The proposed merger of the Foreign Office and the Department for International Development wasn’t a surprise. Successive foreign secretaries have often experienced and voiced frustration at a lack of strategic alignment on foreign policy matters, and Boris Johnson was no exception. Embassies and DfID’s country offices have not always spoken with one voice, and it was clear that the UK’s international counterparts knew who actually controlled the purse strings.
While a more coordinated foreign policy promises to give the Foreign Secretary more clout and improve our international relations, the success of the proposed merger will also depend on the government’s continued commitment to development as well as a commitment to ensuring DfID’s civil servants are embedded at senior levels in the new department.
DfID has an incredible reputation abroad. This is a valuable soft power asset for the UK. Not only does the UK have the third largest development budget in the world, it also has a wealth and depth of expertise, covering areas as diverse as education, healthcare, climate change, tax reform, technology and economic development.
The UK’s transparency, effectiveness and accountability in implementing aid programmes has only enhanced this reputation. The new foreign office will only continue to benefit from the ability of development to amplify the UK’s international standing if it recognises these advantages and preserves and actively nurtures them.
As with any machine of government change, the success or failure of this initiative will largely turn on more immediate bureaucratic decisions.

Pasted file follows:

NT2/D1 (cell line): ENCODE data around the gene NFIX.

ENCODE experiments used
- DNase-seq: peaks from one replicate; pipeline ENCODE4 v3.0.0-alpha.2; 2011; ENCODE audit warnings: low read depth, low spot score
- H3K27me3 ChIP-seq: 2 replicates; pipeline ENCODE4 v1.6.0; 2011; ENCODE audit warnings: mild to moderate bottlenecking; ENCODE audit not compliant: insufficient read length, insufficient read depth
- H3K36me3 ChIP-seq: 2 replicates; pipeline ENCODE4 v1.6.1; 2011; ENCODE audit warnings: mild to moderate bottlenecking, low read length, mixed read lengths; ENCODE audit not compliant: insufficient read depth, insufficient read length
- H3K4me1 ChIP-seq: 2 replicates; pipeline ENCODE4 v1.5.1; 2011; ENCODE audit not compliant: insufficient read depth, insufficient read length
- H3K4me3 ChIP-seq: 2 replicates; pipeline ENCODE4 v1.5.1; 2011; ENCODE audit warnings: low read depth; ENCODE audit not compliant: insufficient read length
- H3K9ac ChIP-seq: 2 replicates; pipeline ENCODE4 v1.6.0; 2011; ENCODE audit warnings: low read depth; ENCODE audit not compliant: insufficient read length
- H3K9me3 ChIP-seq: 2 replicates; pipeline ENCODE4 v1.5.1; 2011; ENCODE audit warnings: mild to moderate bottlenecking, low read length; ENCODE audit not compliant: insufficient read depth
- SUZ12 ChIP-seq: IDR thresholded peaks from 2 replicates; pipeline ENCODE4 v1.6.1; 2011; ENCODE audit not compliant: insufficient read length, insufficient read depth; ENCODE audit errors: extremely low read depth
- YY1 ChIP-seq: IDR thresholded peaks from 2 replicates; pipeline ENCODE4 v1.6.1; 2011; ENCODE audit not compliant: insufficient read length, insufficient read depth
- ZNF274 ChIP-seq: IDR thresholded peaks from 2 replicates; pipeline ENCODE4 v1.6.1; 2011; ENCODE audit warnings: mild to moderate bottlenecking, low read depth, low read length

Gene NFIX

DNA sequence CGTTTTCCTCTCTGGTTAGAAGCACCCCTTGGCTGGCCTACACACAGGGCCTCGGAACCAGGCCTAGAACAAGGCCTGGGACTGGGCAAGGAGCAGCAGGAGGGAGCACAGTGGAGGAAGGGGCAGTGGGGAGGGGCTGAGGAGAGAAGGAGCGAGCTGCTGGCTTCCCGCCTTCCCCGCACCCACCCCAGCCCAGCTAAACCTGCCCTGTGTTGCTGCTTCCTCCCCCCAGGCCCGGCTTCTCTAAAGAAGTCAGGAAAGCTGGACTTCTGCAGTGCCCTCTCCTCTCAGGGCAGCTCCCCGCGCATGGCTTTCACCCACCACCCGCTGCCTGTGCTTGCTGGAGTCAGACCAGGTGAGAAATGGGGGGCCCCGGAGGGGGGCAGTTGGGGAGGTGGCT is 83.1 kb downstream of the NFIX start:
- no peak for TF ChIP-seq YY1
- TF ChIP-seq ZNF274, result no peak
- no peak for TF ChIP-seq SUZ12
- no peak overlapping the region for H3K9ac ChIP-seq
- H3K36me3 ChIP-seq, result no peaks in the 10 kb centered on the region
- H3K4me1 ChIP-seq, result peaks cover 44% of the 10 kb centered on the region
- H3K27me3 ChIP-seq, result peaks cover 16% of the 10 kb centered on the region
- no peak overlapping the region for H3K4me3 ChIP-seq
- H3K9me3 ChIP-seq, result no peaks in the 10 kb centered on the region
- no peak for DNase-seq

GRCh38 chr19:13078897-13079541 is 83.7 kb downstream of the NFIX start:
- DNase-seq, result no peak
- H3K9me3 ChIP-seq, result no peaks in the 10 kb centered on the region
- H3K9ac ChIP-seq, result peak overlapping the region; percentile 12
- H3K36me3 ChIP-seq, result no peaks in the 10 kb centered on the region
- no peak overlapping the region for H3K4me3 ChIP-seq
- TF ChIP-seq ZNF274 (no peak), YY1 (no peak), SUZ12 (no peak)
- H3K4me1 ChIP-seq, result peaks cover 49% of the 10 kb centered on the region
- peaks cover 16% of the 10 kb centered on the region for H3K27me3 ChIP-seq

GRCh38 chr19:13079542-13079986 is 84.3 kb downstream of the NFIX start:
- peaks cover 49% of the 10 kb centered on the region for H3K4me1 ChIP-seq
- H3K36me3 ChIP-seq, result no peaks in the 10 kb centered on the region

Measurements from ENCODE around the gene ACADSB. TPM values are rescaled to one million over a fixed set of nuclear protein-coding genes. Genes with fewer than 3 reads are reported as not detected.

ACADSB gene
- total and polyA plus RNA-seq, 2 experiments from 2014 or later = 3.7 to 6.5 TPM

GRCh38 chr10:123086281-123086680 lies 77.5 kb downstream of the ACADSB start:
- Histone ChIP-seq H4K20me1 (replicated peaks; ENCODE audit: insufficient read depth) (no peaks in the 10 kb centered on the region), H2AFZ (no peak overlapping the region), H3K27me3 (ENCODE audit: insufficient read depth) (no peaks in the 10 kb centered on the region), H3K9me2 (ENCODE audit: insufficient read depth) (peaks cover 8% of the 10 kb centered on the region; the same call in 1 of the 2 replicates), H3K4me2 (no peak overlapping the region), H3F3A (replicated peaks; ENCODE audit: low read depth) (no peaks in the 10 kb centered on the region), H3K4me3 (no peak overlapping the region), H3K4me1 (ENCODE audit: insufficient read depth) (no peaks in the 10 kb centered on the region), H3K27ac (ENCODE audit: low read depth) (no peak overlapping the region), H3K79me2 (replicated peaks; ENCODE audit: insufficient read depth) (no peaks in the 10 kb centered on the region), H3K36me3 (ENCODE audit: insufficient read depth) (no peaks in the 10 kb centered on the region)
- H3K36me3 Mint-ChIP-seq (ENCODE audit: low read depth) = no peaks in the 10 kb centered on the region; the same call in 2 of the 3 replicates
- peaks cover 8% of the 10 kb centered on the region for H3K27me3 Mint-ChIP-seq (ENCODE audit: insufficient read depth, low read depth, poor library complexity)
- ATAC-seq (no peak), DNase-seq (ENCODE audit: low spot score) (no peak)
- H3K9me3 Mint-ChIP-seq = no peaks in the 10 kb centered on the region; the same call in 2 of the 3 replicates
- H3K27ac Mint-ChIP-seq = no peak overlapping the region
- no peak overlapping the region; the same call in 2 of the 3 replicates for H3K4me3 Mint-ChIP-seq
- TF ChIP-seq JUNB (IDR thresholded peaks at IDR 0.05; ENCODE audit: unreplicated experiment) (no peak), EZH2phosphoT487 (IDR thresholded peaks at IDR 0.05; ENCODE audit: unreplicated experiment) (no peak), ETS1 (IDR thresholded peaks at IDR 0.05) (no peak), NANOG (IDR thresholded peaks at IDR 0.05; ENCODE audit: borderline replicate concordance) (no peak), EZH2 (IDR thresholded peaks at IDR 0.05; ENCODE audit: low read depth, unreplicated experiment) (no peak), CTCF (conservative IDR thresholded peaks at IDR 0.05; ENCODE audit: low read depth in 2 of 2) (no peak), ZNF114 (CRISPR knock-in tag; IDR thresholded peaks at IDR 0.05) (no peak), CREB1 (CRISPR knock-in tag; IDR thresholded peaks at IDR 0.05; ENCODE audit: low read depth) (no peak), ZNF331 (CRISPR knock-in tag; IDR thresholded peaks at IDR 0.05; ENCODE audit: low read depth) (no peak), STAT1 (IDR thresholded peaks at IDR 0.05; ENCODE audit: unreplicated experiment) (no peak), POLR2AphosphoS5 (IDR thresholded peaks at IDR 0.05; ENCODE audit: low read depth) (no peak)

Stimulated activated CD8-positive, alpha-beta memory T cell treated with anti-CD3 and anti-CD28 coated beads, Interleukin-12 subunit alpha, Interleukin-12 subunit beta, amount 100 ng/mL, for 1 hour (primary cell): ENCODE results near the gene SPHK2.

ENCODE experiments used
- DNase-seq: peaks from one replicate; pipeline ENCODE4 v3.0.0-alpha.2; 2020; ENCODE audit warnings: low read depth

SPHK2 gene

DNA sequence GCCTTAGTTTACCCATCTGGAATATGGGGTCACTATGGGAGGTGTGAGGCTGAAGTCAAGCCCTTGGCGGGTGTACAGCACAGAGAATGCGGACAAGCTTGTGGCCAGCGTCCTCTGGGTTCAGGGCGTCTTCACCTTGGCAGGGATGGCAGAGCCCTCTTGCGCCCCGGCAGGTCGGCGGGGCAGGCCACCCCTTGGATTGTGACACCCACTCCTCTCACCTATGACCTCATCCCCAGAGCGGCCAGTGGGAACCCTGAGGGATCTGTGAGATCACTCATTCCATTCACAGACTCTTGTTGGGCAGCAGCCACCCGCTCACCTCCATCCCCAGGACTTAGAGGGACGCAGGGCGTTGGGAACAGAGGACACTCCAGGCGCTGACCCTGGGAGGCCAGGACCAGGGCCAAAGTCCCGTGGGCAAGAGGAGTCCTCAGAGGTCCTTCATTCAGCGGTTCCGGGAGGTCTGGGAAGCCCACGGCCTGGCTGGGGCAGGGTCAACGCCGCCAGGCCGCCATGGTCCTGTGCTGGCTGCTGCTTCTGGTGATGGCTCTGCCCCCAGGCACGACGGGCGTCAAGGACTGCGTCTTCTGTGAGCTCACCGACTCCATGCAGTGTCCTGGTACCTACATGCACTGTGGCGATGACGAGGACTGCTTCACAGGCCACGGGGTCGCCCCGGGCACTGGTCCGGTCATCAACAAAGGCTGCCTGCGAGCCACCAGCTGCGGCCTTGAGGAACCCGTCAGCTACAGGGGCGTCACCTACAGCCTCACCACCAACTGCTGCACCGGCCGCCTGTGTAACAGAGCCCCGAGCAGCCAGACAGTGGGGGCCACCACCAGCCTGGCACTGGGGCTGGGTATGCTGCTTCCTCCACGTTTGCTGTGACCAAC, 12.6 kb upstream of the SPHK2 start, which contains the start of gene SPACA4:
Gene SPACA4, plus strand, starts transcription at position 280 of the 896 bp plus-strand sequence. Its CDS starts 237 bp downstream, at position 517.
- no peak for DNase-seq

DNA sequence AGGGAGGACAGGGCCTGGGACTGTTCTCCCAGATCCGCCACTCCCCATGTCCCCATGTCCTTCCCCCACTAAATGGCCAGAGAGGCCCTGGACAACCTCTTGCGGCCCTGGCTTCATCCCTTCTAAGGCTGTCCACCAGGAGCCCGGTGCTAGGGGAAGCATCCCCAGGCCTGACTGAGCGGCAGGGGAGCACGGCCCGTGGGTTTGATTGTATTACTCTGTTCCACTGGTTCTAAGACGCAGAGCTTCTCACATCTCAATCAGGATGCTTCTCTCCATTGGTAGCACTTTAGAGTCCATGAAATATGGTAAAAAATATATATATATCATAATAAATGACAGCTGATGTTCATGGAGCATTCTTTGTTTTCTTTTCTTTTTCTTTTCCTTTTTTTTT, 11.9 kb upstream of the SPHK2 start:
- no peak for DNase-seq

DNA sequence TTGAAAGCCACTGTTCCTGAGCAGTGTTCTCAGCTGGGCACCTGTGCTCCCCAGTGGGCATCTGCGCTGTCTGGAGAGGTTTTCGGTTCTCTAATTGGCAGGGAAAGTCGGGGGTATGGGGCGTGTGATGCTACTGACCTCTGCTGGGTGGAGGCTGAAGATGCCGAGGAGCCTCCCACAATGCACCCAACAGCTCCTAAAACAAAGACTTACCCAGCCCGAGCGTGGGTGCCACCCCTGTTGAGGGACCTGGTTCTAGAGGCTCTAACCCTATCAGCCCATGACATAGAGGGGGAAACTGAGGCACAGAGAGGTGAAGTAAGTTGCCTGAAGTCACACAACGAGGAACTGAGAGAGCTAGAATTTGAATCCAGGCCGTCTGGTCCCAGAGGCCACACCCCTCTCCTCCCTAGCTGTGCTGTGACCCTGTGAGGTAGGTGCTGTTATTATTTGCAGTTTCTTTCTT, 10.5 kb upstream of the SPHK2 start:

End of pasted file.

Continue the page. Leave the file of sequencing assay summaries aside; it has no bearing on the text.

DfID is home to some of Whitehall’s best civil servants. What sets them apart is not just their expertise, it is their passion for their work. Two of the most critical early challenges will be to avoid a wasteful brain drain while simultaneously articulating a coherent and authentic sense of mission for the new department. Moreover, if this is truly a merger – and not just a takeover – DfID’s civil servants will need to be embedded in the Foreign Office at senior levels.
Both departments bring different skills to the table. DfID, for all its experience and skill in managing large and complex development programmes, sometimes lacks more traditional diplomatic skills – while the opposite is often the case with the foreign office.
If done correctly and with nuance, blending the skills of both departments could yield something that is greater than just the sum of its parts – and this could prove to be a significant boost to UK foreign policy.
A microcosm of the possibilities and the pitfalls that await the newly merged department can be seen in the Sustainable Development Goals. These Goals are at a critical juncture. While they are well articulated and understood by governments, organisations and business, they are now at the point where the rubber has to meet the road. The new department will have a merged skill set that will be critical to seeing the Goals evolve off the page from aspiration into actual hard, tangible results.
On the one hand, this will initially require convening – getting the right people talking to each other at the right time. The Foreign Office excels at these soft skills.
However, once that door is pushed open, it will require people with deep technical expertise in managing and implementing projects to step through the threshold and get down to what is often less publicised but more critical work.
This is grindstone stuff; work on the ground that doesn’t make the headlines and is far from glamorous. But ultimately, it’s the keystone that holds it all together. And this is where the new department will be hugely reliant on the experience and expertise of DfID.
If the government maintains its strong commitment to development and ensures that it carefully preserves and nurtures the best of both departments, the UK’s foreign policy will benefit from these joined up and coordinated skill sets.